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Optimizing COPY

From: Heikki Linnakangas <heikki(dot)linnakangas(at)enterprisedb(dot)com>
To: PostgreSQL-development <pgsql-hackers(at)postgresql(dot)org>
Subject: Optimizing COPY
Date: 2008-10-30 13:14:14
Message-ID: 4909B326.507@enterprisedb.com (view raw or flat)
Thread:
Lists: pgsql-hackers
Back in March, I played around with various hacks to improve COPY FROM 
performance: 
http://archives.postgresql.org/pgsql-patches/2008-03/msg00145.php

I got busy with other stuff, but I now got around to try what I planned 
back then. I don't know if I have the time to finish this for 8.4, but 
might as well post what I've got.

The basic idea is to replace the custom loop in CopyReadLineText with 
memchr(), because memchr() is very fast. To make that possible, perform 
the client-server encoding conversion on each raw block that we read in, 
before splitting it into lines. That way CopyReadLineText only needs to 
deal with server encodings, which is required for the memchr() to be safe.

Attached is a quick patch for that. Think of it as a prototype; I 
haven't tested it much, and I feel that it needs some further cleanup.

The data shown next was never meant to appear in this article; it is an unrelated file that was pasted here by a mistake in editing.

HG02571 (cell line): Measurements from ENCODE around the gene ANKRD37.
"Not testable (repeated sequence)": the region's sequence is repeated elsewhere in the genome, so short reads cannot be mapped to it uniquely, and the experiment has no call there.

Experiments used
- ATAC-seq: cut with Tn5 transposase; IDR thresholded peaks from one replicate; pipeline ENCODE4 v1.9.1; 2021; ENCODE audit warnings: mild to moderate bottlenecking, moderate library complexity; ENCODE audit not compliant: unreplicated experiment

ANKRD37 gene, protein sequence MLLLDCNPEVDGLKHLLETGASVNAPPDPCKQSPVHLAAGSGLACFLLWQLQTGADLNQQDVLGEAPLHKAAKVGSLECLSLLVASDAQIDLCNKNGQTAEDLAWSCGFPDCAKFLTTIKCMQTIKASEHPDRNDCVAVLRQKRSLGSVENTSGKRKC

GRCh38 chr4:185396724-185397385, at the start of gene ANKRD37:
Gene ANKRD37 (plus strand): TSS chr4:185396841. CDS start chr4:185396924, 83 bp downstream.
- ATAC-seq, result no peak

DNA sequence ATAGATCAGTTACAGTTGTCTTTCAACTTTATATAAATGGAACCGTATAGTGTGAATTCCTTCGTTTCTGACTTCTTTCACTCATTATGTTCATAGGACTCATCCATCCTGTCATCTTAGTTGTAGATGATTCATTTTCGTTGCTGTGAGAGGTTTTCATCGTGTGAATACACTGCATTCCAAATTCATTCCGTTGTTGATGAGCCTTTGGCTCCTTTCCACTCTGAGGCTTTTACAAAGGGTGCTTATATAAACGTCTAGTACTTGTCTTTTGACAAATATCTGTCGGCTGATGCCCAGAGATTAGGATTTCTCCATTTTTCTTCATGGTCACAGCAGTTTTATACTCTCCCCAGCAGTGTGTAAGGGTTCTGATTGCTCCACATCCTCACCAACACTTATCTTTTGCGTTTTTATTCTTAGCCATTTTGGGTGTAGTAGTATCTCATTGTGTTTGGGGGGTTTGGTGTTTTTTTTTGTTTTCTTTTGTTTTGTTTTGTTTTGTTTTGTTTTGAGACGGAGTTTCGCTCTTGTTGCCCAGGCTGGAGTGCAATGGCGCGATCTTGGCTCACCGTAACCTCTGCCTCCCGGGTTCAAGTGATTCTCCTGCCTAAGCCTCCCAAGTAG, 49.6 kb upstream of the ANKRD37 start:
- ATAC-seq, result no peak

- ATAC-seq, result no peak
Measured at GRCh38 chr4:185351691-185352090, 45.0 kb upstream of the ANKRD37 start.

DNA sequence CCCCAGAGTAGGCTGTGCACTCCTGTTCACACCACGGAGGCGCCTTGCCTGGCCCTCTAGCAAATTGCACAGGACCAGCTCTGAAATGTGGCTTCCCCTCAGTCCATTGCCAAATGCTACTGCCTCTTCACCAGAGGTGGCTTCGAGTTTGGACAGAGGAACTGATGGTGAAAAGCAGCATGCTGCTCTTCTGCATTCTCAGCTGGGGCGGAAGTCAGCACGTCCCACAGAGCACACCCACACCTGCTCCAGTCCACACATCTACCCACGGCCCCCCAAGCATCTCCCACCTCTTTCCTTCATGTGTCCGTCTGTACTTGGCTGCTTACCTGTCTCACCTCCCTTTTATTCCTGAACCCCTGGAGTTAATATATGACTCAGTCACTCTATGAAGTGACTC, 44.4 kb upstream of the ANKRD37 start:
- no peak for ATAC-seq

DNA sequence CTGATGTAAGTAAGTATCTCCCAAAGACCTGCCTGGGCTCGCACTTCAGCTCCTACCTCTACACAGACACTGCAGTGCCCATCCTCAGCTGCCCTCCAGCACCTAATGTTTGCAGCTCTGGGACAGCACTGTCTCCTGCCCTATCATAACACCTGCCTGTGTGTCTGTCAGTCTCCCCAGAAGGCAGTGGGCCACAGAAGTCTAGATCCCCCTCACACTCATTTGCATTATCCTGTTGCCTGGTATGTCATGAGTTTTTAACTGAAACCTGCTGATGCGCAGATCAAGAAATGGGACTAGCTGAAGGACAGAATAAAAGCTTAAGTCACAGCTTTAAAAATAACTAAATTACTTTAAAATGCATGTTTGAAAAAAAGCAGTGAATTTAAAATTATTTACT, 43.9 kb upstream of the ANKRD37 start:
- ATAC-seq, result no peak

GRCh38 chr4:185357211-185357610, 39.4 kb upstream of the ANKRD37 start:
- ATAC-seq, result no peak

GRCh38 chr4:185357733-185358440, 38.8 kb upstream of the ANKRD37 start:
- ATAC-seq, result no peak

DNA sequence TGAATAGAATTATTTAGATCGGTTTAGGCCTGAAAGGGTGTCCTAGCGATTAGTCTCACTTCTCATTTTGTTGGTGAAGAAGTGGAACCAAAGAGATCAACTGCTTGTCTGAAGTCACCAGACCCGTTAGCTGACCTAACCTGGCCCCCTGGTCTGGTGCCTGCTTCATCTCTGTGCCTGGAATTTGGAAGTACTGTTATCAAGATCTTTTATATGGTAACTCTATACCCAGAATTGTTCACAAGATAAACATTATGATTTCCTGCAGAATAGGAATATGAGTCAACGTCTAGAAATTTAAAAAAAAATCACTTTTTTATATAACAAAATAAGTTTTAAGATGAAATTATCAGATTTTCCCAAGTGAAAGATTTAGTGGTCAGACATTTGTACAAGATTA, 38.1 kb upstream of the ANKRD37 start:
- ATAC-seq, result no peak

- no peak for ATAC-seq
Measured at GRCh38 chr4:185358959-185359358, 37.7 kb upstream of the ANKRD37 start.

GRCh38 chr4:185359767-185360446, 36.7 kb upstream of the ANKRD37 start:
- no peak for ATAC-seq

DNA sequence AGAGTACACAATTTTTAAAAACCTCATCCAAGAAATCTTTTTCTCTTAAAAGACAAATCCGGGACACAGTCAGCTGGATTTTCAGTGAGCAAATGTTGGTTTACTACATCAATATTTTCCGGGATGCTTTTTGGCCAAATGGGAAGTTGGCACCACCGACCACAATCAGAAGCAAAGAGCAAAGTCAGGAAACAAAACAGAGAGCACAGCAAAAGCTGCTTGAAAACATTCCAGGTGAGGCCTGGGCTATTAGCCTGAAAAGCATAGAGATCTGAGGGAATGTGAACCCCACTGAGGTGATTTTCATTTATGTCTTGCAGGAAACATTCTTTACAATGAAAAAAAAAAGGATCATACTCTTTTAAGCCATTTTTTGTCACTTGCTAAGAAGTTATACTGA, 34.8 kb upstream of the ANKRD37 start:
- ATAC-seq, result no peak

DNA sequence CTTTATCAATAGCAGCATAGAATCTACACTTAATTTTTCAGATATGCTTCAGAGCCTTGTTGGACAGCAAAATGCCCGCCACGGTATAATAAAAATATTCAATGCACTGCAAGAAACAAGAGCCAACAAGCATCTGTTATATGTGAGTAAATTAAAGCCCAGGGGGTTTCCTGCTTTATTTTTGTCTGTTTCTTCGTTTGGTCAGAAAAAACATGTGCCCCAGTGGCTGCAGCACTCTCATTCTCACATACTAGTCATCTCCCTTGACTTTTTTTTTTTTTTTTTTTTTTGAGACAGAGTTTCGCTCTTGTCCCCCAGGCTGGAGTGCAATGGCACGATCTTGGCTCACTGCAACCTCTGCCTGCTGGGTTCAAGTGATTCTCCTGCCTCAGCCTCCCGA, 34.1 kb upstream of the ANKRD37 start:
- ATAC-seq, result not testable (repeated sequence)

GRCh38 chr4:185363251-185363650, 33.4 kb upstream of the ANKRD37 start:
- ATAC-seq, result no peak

Quick testing suggests that it gives 0-20% speedup, depending on the 
data. Very narrow tables don't benefit much, but the wider the table, 
the bigger the gain. I haven't found a case where it performs worse.

I'm only using memchr() with non-csv format at the moment. It could be 
used for CSV as well, but it's more complicated because in CSV mode we 
need to keep track of the escapes.

Some collateral damage:
\. no longer works. If we only accept \. on a new line, like we already 
do in CSV mode, it shouldn't be hard or expensive to make it work again. 
The manual already suggests that we only accept it on a single line: 
"End of data can be represented by a single line containing just 
backslash-period (\.)."

Escaping a linefeed or carriage return by prepending it with a backslash 
no longer works. You have to use \n and \r. The manual already warns 
against doing that, so I think we could easily drop support for it. If 
we wanted, it wouldn't be very hard to make it work, though: after 
hitting a newline, scan back and count how many backslashes there is 
before the newline. An odd number means that it's an escaped newline, 
even number (including 0) means it's a real newline.

For the sake of simplifying the code, would anyone care if we removed 
support for COPY with protocol version 2?

-- 
   Heikki Linnakangas
   EnterpriseDB   http://www.enterprisedb.com

Attachment: copy-memchr-1.patch
Description: text/x-diff (16.6 KB)

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